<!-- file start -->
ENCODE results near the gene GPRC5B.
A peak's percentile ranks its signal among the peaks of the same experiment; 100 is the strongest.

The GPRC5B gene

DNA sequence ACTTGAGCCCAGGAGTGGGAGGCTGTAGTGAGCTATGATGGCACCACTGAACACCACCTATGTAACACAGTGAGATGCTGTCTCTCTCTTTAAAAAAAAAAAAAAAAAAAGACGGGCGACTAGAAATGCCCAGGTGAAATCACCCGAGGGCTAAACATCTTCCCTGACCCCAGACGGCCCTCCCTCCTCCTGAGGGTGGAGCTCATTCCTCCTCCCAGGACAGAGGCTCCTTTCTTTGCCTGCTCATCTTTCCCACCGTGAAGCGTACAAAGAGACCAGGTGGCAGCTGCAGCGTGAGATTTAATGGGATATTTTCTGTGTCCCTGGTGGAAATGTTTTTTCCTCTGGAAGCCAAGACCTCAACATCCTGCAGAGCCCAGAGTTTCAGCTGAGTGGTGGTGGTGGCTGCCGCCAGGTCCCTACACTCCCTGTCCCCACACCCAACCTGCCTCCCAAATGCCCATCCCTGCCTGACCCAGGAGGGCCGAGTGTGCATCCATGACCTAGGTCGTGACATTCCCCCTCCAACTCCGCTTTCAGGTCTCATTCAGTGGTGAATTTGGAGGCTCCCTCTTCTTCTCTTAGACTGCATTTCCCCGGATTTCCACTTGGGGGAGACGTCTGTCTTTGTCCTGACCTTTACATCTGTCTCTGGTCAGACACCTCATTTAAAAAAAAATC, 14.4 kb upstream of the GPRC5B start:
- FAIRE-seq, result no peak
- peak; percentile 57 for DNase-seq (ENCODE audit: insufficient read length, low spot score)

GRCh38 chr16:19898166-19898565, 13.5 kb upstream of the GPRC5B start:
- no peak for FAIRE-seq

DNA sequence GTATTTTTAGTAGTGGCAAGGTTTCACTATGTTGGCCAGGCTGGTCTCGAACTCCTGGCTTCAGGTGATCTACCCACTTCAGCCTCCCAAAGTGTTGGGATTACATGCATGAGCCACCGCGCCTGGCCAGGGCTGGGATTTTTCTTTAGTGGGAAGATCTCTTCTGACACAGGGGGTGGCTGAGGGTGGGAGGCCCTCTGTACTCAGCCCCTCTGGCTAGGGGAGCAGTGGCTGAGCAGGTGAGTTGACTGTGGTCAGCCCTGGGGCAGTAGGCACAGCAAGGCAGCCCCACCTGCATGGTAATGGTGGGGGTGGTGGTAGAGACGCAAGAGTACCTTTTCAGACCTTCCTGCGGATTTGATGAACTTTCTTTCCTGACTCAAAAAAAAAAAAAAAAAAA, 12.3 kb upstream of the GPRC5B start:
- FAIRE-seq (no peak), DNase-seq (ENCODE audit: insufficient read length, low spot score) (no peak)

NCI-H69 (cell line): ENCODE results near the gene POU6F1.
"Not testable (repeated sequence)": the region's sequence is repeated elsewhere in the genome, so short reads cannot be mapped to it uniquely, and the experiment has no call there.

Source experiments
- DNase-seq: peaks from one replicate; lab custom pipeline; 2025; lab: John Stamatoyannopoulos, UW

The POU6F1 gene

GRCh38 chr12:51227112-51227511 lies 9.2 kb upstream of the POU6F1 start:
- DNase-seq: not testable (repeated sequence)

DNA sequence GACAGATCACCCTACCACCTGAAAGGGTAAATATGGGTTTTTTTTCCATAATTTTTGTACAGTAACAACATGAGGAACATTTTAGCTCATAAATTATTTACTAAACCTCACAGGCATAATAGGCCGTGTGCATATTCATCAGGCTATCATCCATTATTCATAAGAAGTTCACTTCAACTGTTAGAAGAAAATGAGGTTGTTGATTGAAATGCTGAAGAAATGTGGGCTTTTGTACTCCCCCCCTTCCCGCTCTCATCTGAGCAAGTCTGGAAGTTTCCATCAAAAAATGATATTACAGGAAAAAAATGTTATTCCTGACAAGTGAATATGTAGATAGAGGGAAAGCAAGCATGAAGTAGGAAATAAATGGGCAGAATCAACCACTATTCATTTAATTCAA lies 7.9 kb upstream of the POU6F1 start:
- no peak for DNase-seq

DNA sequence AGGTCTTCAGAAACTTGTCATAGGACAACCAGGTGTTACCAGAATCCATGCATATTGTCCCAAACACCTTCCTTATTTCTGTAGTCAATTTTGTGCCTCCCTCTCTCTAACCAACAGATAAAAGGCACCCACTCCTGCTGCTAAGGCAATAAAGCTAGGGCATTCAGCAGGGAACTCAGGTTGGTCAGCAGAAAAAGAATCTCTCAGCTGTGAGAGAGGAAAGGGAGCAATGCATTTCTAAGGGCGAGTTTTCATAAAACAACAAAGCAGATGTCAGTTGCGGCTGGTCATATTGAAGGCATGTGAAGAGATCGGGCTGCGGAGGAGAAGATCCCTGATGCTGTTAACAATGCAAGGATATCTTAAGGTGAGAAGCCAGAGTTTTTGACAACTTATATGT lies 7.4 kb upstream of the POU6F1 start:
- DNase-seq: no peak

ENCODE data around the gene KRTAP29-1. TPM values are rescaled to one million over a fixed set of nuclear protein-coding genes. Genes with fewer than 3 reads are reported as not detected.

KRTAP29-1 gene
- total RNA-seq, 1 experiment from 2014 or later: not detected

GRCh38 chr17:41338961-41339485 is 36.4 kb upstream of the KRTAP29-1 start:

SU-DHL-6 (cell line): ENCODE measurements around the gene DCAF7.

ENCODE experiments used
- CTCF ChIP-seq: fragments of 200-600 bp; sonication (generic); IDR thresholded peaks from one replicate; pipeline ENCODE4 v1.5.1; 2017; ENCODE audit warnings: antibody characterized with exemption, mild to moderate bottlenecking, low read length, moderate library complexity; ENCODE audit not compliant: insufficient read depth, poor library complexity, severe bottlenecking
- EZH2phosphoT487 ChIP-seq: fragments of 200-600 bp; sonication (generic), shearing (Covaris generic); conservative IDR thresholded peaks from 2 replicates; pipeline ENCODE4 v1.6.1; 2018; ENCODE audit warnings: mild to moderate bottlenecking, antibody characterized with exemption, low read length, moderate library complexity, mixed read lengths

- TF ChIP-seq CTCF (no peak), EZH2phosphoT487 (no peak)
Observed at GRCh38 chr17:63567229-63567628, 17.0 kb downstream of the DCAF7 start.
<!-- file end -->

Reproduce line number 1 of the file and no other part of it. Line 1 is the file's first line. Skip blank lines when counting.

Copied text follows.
ENCODE results near the gene GPRC5B.